Former Finnish President and Nobel Peace Prize winner Martti Ahtisaari dies at 86
Former Finnish President and Nobel Peace Prize winner Martti Ahtisaari dies at the age of 86.
Martti Ahtisaari, the former president of Finland and global peace broker awarded the Nobel Peace Prize in 2008 for his work to resolve international conflicts, died Monday. He was 86.
The foundation he created for preventing and resolving violent conflicts said in a statement it was “deeply saddened by the loss of its founder and chair of board.”
“It is with great sadness that we have received the news of the death of President Martti Ahtisaari,” Finland’s President Sauli Niinistö said in a statement. “He was president in times of change, who piloted Finland into a global EU era.”
In 2021, it was announced that Ahtisaari had advanced Alzheimer’s disease.
Among his most notable achievements, Ahtisaari helped reach peace accords related to Serbia's withdrawal from Kosovo in the late 1990s, Namibia’s bid for independence in the 1980s, and autonomy for Aceh province in Indonesia in 2005. He was also involved with the Northern Ireland peace process in the late 1990s, being tasked with monitoring terrorist group IRA's disarmament process.
When the Norwegian Nobel Peace Committee picked Ahtisaari in October 2008, it cited him "for his important efforts, on several continents and over more than three decades, to resolve international conflicts."
Ahtisaari who was the Nordic country's president for one six-year term — 1994 until 2000 — later founded the Helsinki-based Crisis Management Initiative, aimed at preventing and resolving violent conflicts through informal dialogue and mediation.
Born June 23, 1937, in the eastern town of Viipuri, which is now in Russia, Ahtisaari was a primary school teacher before joining Finland’s Foreign Ministry in 1965. He spent some 20 years abroad, first as ambassador to Tanzania, Sambia and Somalia and then to the United Nations in New York.
After that he joined the U.N., working at its New York headquarters, before heading the U.N. operation that brought independence to Namibia in 1990. Ahtisaari had become deeply involved in activities aimed at preparing Namibians for independence during his diplomatic tenure in Africa in the 1970s.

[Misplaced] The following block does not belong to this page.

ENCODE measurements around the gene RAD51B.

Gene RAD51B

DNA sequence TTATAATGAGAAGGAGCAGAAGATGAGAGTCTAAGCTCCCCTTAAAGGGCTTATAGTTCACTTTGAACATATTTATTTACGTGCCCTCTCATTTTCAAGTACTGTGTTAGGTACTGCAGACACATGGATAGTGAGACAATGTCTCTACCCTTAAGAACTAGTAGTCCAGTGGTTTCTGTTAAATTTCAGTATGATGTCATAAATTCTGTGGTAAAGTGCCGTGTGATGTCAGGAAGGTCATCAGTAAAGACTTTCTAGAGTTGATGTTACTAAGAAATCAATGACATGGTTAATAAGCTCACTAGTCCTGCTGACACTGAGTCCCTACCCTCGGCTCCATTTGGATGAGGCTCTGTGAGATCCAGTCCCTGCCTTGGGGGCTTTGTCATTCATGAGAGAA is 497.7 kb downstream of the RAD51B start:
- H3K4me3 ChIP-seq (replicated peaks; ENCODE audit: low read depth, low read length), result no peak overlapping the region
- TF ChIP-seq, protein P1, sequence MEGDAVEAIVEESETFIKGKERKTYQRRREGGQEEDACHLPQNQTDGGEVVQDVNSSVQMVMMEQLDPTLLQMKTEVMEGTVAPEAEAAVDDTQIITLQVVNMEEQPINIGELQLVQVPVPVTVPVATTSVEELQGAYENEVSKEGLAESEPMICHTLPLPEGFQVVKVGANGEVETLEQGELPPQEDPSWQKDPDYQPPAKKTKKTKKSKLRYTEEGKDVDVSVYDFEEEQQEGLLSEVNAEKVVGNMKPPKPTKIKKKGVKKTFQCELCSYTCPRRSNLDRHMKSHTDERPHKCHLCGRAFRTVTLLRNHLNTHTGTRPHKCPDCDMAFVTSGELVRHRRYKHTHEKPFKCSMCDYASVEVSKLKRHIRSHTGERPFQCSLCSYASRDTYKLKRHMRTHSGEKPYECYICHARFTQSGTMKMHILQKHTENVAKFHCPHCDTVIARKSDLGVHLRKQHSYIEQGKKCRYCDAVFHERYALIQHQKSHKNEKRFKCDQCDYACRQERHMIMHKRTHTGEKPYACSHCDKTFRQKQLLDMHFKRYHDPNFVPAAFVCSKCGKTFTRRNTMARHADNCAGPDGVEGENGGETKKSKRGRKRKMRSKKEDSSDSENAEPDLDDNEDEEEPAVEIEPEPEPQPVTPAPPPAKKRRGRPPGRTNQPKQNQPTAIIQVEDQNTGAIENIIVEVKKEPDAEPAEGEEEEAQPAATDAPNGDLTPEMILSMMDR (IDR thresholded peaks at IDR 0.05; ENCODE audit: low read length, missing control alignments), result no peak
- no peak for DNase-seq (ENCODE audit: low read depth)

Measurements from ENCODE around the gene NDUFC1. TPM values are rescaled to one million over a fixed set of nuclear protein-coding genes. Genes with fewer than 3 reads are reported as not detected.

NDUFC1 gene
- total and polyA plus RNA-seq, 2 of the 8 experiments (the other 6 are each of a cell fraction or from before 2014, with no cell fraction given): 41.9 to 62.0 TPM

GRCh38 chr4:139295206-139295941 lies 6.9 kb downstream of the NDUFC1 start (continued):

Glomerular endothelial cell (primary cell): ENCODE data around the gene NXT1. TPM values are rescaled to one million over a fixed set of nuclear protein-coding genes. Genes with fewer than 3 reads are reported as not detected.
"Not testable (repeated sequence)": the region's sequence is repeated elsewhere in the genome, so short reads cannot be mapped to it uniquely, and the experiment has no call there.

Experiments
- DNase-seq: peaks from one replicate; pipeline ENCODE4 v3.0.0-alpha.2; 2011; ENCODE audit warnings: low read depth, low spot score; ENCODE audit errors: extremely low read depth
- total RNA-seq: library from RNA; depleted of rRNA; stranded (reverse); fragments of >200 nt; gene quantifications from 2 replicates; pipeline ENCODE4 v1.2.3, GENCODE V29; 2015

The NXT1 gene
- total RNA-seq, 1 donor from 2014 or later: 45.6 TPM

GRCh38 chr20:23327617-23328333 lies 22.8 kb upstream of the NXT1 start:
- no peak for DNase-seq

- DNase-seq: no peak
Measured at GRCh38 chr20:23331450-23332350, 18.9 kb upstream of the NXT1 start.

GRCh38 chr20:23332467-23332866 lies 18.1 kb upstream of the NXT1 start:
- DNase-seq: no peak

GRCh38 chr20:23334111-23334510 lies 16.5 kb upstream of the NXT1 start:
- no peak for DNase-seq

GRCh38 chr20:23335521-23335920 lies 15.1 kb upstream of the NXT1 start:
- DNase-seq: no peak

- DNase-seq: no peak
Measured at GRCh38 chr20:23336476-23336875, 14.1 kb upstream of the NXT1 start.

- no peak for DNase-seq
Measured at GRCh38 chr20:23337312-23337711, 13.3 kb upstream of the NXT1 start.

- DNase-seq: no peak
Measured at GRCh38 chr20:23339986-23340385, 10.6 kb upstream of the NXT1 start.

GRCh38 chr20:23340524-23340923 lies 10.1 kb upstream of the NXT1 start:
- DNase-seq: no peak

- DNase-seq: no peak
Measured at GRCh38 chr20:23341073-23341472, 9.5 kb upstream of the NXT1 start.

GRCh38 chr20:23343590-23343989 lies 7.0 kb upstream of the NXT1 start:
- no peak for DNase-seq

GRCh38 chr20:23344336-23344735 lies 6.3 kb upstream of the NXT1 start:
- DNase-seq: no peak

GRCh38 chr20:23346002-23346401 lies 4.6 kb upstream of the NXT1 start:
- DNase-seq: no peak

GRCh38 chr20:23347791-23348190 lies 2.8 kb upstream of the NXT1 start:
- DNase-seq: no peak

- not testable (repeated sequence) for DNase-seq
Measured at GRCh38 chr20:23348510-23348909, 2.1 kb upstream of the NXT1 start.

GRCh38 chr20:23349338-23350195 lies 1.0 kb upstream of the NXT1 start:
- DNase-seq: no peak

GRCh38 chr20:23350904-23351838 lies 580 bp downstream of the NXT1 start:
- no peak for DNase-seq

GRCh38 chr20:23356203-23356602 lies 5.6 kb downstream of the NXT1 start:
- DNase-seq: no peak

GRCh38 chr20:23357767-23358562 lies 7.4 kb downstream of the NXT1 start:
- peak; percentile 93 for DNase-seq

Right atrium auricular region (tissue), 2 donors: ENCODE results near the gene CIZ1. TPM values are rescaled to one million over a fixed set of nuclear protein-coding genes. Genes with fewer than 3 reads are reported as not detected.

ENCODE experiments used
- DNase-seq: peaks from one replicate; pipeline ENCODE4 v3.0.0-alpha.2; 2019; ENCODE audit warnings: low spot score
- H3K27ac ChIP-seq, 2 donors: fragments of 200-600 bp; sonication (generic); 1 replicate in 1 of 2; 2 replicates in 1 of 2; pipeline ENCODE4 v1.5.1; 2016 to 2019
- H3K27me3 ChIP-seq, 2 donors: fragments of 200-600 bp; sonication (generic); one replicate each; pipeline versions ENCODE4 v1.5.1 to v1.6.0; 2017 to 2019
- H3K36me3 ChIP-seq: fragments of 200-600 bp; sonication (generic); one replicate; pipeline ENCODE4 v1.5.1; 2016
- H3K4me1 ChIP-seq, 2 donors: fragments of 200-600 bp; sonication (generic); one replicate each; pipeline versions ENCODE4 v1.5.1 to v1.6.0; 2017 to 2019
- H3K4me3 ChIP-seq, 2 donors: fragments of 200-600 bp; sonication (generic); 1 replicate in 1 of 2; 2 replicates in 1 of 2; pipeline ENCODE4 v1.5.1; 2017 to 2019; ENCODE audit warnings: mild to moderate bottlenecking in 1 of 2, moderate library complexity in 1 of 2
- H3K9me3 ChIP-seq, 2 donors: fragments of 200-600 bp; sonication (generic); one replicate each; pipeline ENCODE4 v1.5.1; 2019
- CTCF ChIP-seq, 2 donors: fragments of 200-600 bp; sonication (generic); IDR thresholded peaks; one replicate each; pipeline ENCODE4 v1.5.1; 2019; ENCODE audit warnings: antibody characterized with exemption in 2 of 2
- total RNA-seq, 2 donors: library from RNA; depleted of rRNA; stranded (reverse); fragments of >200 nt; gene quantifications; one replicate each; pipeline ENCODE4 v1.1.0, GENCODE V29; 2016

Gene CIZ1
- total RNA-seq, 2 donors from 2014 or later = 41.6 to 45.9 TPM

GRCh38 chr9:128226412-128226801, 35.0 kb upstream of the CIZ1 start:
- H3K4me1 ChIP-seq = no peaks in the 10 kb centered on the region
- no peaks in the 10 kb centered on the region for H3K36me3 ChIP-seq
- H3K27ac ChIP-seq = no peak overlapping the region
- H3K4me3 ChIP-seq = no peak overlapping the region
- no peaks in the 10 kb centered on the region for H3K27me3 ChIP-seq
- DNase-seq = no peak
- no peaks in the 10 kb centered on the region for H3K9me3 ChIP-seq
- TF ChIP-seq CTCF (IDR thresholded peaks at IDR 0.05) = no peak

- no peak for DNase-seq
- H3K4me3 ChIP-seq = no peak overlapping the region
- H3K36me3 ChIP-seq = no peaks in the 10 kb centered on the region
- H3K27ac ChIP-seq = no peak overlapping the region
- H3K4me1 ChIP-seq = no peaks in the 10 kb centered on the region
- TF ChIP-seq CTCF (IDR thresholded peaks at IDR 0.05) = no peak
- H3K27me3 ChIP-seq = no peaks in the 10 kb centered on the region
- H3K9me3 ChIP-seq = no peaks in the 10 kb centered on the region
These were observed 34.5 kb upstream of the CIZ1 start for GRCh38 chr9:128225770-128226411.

He was appointed as the special representative of Namibia by U.N. Secretary-General Kurt Waldheim in 1978, and is widely credited for leading the African nation to independence under his mandate as the head of U.N. peacekeeping forces there in the late 1980s.
The Namibian government was grateful for Ahtisaari’s work and later made him honorary citizen of the country.
After returning to Finland in 1991, Ahtisaari worked as a foreign ministry secretary of state before being elected president in 1994 for a six-year term. He was the first Finnish head of state to be elected directly instead of through an electoral college.
Having lived abroad for so long, he came into the race as a political outsider and was seen to bring a breath of fresh air to Finnish politics. Ahtisaari was a keen supporter of the European Union and NATO which Finland joined in 1995 and 2023 respectively.
His international highlight came in 1999 when he negotiated — alongside Russia’s Balkans envoy Viktor Chernomyrdin — the end to fighting in the Yugoslav province of Kosovo. Ahtisaari also hosted Russian President Boris Yeltsin and U.S. President Bill Clinton at a U.S.-Russia summit in Finnish capital, Helsinki, in March 1997.
As president, Ahtisaari traveled abroad more widely than any of his predecessors. At home, he often appeared impatient and vexed by media criticism — he was clearly much more comfortable in international circles.
He declined to run for a second term in the January 2000 presidential election, saying he wanted to devote the time he would otherwise have used for campaigning to run the rotating EU presidency, which Finland held for the first time in 1999.
After the Finnish presidency, he was offered several international positions, including in the United Nations refugee agency, but decided instead to open his own office in Helsinki which has centered on mediating in international crises.
In May 2017, Ahtisaari stepped down as chairman of the Crisis Management Initiative he founded in 2000 to help resolve global conflicts, but said he would continue working with the organization as an adviser. He was replaced by former Finnish Prime Minister Alexander Stubb who is now running himself to become president.
Ahtisaari is survived by his wife Eeva and their adult son.
CMI said Ahtisaari will be laid to rest in a state funeral. The date will be announced later.